This week 3 Geeks and a Law Blog offered three posts by guest blogger Ian Nelson, of Practical Law Company, on the role of practice support lawyers, or PSLs, in the U.S. The third in the series appeared yesterday; they’re all available here. (Ian’s a former colleague. Yo, Ian!)
Here’s where Ian ends up:
The PSL role should be less about creating standard, or generic, resources, and more about focusing on firm-specific materials and expertise. The ideal situation is for firms to outsource the standard materials, for PSLs to focus on firm-specific materials and expertise and for technology to provide the most efficient way to search for and categorize the content.
I basically agree with him, but here’s my own spin on it.
In recent weeks I’ve noticed some one-upmanship online regarding what occupation is most likely to be toast in this brave new economy of ours. My entry in this sweepstakes is the foot-soldier PSL, to the extent that such a person exists in the U.S.
Law firms have generally been drastically inefficient in how they handle deal work, endlessly reinventing the wheel when doing research and creating deal documents. (I speak only of transactional work, as that’s all I know.) Historically, they’ve been able to pass along the costs of that inefficiency, but when it becomes a bit much, they look for efficiencies. Hence PSLs.
PSLs have long had a prominent role in the U.K., where their role has been, as Ian says, “creating and maintaining a wide range of practical resources such as practice guides, standard documents and forms, checklists, updates on legal developments, and other materials attorneys turn to on a daily basis.” They’ve also been a fixture at Canadian law firms. By contrast, for various cultural reasons they’ve been thin on the ground in the U.S., where it’s not always clear that they serve a distinct function, as opposed to simply doing deal work at a lower billing rate.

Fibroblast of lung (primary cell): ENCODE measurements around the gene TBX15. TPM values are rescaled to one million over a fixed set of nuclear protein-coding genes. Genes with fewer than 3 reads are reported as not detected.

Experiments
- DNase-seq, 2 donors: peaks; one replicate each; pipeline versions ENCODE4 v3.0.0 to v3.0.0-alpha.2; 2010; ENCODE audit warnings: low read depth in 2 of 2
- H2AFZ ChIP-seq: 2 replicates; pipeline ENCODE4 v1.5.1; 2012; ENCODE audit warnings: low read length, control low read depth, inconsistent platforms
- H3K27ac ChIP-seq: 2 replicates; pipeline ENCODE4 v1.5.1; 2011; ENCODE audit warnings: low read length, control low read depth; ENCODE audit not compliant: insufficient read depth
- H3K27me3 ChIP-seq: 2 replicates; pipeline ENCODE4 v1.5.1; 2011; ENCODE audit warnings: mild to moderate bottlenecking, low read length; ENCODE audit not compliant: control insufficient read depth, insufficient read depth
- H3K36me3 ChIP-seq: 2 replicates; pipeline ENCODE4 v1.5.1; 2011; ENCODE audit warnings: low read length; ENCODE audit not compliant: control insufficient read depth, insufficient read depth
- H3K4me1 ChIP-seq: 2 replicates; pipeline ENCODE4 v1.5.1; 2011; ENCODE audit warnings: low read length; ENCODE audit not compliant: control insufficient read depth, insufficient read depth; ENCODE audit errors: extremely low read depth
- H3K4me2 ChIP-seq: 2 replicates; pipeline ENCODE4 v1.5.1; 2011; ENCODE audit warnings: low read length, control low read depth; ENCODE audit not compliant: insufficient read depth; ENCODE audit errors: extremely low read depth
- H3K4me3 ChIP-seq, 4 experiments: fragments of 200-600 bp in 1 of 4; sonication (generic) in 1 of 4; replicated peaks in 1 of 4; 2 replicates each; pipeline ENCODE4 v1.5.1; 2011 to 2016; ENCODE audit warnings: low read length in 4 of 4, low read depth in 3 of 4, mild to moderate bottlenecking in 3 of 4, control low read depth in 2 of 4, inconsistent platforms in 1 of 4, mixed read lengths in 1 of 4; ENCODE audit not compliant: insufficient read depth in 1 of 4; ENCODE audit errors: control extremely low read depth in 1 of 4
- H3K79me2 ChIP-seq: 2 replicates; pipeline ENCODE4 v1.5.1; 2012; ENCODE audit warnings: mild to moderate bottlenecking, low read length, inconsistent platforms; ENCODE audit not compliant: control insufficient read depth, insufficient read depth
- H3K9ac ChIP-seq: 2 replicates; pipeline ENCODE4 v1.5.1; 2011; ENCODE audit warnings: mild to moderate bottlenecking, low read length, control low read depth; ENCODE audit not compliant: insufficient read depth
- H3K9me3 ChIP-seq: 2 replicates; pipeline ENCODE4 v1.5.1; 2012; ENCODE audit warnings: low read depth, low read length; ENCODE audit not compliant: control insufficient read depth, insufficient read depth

If you consider the U.K. notion of a PSL, less inefficient doesn’t necessarily mean efficient. Any English law firm with a big squad of PSLs was still reinventing the wheel; it had simply shifted that work to lower-cost workers. That became untenable in the Great Recession, and the axe fell on PSLs. As Ian notes, “It made little sense for every firm in town to dedicate expensive employee time to creating essentially the same exact resources.” Various lower-cost alternatives to PSLs have presented themselves in the form of technology and outsourcing, and that shows no sign of slowing down.
That doesn’t leave much for PSLs. In the U.S., it may be that we’re swinging quickly from an environment that was so tolerant of inefficiency that PSLs weren’t necessary to one where efficiency is sufficiently valued that using PSL isn’t efficient enough. I think that the notion of big U.S. law firms having a cadre of PSLs is an idea whose time has gone before it every really came.
But Ian says that the role of PSLs is growing in importance in the U.S., and he notes that at least three major firms are looking for PSLs. So, do we disagree? I don’t think so. It depends on what you mean by “PSL.” Ian says, “The ideal PSLs are senior attorneys who are known and respected by their practice group that act as knowledge brokers and thought leaders.” That doesn’t sound much like the old U.K. notion of PSLs. Instead, it sounds to me more like knowledge management.
I’m sure that possible encroachment by a new breed of PSL won’t help the identity crisis that, to this outsider, seems endemic in law-firm KM.